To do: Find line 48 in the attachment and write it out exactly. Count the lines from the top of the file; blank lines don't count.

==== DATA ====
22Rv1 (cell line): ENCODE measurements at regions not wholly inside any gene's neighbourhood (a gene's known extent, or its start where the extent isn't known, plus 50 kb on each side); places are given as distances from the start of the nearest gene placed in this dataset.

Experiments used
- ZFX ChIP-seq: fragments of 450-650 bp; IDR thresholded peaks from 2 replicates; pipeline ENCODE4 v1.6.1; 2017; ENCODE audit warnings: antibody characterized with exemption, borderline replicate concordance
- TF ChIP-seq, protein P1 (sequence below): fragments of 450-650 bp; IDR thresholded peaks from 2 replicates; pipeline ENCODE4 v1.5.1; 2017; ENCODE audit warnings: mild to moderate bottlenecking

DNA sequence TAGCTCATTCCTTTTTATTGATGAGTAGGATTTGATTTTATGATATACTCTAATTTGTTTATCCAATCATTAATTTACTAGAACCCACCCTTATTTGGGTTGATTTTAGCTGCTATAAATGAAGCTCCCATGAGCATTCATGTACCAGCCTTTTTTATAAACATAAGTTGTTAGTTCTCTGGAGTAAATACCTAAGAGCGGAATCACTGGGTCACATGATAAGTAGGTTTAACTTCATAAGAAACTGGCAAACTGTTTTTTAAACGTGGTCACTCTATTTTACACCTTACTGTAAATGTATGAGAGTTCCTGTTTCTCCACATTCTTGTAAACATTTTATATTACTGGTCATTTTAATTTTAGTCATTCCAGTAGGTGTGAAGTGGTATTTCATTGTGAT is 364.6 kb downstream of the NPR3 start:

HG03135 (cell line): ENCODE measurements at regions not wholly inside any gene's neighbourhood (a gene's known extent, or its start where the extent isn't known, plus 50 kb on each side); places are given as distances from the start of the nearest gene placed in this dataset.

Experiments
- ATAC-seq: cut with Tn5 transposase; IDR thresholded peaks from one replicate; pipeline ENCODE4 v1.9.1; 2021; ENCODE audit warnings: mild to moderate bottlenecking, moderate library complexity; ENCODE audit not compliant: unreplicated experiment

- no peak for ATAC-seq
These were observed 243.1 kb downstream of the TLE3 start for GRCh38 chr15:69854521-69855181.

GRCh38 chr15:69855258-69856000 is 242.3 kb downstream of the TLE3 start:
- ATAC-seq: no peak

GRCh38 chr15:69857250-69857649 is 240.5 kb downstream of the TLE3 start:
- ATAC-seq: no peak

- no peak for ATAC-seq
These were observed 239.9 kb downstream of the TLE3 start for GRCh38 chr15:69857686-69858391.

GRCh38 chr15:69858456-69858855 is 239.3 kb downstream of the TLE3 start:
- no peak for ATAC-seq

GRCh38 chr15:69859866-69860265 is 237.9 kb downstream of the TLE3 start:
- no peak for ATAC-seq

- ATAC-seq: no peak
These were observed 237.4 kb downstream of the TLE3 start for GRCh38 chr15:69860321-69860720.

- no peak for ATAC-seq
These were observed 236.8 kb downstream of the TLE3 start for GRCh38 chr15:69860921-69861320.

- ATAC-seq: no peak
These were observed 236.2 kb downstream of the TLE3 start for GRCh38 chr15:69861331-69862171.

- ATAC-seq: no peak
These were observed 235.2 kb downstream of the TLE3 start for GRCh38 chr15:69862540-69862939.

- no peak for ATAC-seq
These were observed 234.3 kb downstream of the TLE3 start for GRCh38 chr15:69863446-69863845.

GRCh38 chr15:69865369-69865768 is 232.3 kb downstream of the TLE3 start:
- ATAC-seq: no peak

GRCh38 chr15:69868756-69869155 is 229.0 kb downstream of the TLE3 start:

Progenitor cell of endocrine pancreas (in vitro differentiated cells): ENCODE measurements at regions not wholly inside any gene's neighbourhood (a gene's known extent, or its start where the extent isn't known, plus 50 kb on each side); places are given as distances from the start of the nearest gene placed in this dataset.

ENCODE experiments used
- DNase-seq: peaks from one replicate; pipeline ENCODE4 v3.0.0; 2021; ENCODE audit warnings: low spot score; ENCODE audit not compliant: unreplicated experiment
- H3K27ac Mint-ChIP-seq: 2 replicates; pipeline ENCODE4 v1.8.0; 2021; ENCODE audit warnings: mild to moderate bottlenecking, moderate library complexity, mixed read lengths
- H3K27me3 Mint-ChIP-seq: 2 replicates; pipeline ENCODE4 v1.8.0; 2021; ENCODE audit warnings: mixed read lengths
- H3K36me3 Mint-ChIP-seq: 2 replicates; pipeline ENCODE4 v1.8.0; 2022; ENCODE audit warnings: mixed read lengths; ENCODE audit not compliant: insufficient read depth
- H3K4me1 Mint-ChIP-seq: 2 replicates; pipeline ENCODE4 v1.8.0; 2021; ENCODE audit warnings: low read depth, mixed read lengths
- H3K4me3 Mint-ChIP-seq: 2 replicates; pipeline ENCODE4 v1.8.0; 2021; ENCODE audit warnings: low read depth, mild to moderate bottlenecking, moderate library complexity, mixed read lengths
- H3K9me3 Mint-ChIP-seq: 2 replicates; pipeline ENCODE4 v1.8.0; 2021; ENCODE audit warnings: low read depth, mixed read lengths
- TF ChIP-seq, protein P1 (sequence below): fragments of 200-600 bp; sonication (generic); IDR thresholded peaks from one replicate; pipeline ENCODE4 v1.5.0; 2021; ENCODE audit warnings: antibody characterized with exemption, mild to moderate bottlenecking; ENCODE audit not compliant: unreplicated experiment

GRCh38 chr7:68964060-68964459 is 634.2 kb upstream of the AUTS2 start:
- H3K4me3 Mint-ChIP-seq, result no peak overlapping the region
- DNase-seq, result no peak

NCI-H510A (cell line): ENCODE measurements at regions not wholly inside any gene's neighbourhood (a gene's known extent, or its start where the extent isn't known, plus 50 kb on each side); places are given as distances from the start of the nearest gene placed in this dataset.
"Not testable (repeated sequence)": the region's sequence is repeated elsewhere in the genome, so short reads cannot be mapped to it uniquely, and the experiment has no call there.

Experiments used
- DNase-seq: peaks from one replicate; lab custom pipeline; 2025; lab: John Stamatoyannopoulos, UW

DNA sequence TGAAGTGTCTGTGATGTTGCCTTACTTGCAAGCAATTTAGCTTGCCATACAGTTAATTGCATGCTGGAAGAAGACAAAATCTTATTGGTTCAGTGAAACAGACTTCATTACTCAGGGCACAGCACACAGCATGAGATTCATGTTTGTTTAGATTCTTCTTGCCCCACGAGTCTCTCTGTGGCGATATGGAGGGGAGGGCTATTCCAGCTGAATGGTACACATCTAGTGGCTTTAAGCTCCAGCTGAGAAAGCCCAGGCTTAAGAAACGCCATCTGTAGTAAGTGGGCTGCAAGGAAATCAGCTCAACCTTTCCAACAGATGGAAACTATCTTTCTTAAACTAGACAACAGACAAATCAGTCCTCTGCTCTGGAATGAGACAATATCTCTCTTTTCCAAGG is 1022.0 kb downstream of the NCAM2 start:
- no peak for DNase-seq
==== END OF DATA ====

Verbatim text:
"Not testable (repeated sequence)": the region's sequence is repeated elsewhere in the genome, so short reads cannot be mapped to it uniquely, and the experiment has no call there.